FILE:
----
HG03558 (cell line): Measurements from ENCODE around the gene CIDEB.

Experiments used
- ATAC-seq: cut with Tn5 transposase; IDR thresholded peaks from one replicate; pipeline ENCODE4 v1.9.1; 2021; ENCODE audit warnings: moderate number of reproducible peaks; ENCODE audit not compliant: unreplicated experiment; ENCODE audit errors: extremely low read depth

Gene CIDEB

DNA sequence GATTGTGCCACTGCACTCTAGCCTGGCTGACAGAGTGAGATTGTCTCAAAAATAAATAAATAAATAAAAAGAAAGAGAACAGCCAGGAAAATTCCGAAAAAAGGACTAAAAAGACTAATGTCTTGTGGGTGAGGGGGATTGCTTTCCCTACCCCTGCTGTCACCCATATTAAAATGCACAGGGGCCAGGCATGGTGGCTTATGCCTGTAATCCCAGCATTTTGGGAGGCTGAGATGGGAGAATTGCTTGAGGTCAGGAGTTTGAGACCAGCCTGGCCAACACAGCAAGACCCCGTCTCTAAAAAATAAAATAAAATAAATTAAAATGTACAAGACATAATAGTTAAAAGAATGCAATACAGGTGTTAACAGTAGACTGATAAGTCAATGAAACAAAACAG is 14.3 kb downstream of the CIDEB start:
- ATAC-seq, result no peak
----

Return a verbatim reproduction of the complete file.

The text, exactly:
HG03558 (cell line): Measurements from ENCODE around the gene CIDEB.

Experiments used
- ATAC-seq: cut with Tn5 transposase; IDR thresholded peaks from one replicate; pipeline ENCODE4 v1.9.1; 2021; ENCODE audit warnings: moderate number of reproducible peaks; ENCODE audit not compliant: unreplicated experiment; ENCODE audit errors: extremely low read depth

Gene CIDEB

DNA sequence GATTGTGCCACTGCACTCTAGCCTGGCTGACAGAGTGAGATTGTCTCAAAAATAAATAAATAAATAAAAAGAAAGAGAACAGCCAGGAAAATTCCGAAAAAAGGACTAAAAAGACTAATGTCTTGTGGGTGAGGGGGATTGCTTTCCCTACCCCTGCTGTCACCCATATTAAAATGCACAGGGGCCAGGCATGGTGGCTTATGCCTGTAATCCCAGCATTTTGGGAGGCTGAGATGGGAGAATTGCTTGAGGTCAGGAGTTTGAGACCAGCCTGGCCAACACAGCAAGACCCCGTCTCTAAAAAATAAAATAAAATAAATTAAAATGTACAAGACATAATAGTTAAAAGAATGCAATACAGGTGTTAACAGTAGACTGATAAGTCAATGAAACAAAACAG is 14.3 kb downstream of the CIDEB start:
- ATAC-seq, result no peak